Is this Good Bad or just plain Ugly

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Sep 18, 2008 10:54 pm

Am I absolutely crazy to be starting a career NOW? I start training this fall and I’ll be prospecting starting Jan.

could walk away from this opportunity in fear of the worst possible
scenario for all of us, but interest has been stirred so deep that
there may be no turning back.

After the events of the last
couple of weeks, there is no telling what will be happening by the time
I’m prospecting. Could be a terrible situation or with the election and
possible economic turn around in sight, it could be a Great time to be

Should any weight be given to the current economic situation or should I just go blindly into a career with EJ.

Sep 18, 2008 11:05 pm

Depends on what firm you are with. 

I argue that this is the best time in history to be in wealth management. All the amateurs who thought they knew what they were doing are obviously feeling a lot of pain. Everyone is open to talk about the market and see if you are competent to help them.  99% of the time, they are disappointed with their current situation, expect more, demand more, or want to diversify their accounts....etc  I tell people that I help people who are not absolutely thrilled with who they are dealing with.  They should be so loyal and happy to be with you.  Try it out, it works.  Dont give up like the rest of the so called brokers. I asked a family friend how he his business (700mil) 2 years ago-  Cold calling-no,  I called everyone I knew.  Hope this helps.  
Sep 19, 2008 8:45 am

tmoney47 - the firm you work for is irrelevant.

  prometheus.grp - if this buying opportunity shakes you, you may as well take that job at the coffee shop.  When prospects / clients see your fear - they will run.   Go read, 'the frightened little owl'.  It's about a little owl who is afraid to fly - so he leaves the safety of the nest to go out looking for his mommy.  I won't spoil the ending.  
Sep 21, 2008 2:38 pm

Any thoughts on how the current economy would have an impact on Jones’ way of doing business. Cold knocking and calling…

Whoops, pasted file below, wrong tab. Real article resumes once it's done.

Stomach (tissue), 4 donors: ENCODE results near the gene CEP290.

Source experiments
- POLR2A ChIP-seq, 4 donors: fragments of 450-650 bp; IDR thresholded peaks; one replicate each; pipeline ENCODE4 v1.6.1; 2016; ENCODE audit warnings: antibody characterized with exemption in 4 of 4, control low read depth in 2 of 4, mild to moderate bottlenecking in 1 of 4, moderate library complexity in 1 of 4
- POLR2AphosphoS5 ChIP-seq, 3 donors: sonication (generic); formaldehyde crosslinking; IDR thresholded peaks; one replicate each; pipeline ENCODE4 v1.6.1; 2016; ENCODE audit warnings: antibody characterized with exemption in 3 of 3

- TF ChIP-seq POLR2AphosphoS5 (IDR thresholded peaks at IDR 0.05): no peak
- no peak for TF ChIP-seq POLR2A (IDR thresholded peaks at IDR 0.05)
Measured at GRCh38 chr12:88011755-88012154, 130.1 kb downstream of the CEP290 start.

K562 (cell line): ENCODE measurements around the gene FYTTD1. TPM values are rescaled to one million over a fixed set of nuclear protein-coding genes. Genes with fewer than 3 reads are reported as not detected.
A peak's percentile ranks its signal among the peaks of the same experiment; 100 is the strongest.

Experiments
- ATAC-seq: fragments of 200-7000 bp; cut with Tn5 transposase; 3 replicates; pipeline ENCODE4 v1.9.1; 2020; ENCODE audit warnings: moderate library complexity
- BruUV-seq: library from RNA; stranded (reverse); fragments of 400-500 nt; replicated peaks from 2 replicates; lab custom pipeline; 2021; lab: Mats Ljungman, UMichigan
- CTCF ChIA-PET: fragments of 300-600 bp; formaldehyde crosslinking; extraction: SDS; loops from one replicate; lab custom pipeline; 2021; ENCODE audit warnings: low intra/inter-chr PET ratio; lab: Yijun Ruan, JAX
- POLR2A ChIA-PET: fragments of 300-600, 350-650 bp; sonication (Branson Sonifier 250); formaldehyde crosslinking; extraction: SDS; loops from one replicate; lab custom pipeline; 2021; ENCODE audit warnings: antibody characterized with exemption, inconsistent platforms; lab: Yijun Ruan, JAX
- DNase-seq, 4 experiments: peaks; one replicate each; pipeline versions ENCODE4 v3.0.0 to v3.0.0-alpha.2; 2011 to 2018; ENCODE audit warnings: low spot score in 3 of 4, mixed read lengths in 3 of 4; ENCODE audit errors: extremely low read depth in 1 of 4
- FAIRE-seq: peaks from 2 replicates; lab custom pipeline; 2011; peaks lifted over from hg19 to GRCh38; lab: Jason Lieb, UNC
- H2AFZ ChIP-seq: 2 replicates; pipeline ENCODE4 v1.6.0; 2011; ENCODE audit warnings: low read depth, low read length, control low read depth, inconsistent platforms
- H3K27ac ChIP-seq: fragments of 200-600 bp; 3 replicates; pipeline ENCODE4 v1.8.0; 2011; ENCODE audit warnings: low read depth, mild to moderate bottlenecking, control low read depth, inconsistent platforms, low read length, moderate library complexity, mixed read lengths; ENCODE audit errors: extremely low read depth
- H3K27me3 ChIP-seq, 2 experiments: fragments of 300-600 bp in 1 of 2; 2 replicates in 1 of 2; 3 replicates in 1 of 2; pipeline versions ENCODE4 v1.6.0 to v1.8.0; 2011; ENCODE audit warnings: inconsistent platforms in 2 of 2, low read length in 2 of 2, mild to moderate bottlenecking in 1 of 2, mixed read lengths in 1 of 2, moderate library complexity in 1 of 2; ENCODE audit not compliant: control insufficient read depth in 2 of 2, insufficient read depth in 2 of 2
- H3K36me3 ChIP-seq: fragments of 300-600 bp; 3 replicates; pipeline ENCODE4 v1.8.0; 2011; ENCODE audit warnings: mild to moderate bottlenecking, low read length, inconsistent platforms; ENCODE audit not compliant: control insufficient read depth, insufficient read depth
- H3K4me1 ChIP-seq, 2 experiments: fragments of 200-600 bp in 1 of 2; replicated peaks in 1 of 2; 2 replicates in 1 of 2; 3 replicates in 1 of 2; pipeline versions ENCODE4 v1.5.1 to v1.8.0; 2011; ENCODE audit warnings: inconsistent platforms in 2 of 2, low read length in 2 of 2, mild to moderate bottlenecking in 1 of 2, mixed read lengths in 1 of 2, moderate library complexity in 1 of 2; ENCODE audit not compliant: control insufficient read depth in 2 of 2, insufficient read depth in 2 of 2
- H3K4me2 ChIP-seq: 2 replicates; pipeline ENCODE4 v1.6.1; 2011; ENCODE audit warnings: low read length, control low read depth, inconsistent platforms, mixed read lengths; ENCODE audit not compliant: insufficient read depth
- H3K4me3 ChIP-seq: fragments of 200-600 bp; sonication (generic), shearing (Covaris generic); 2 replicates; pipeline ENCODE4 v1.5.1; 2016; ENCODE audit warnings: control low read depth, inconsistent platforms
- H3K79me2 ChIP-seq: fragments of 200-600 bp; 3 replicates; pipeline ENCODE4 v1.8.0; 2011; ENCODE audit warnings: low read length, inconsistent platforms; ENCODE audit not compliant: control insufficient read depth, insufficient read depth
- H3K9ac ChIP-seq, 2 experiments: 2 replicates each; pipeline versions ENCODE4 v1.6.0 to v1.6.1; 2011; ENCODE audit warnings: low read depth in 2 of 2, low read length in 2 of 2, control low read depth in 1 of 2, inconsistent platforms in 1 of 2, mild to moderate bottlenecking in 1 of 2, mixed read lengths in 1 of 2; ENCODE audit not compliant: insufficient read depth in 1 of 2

Sep 22, 2008 8:45 am

Since the current economic conditions are not anything out of the ordinary - I can’t imagine that Edward Jones would implement anything new from their time tested tradition of knocking on doors.  This industry is a contact sport - regardless of which way the ball is being kicked (or batted, or thrown, or dribbled, or punted, or bunted).

Sep 22, 2008 3:39 pm

Here’s my take on it - I admit, I’m not talking from experience.  I start with Jones next week.  The way I look at it, this is a great time to get in!  When a newbie (like me) is looking for clients, he will be trying to attract mainly two types. 

1. People that figured they could just do it all themselves and don’t need an adviser.
2. People that already have an adviser, but aren’t totally satisfied with him/her.

The last 10 days have been phenomenally volatile and flooded the news outlets with coverage relating to Lehman, AIG, etc… As far as I’m concerned, that HELPS me a lot.  First, it makes people INTERESTED in talking to me.  That is always the first and biggest hurdle.  For people that figured they didn’t need an adviser, it gives me a chance to explain what has happened, and why I could insure that their longterm financial goals will better served by me.  For those people that have another adviser now, there is a good chance that these clients have just watched one of the wildest weeks of financial news they have ever seen and many of them will not have heard a thing from their adviser.  GREAT!  That, once again, gives me just what I need.  A chance to explain to them what has happened, learn a bit about their situation, and of course tell them how I would be a better communicator.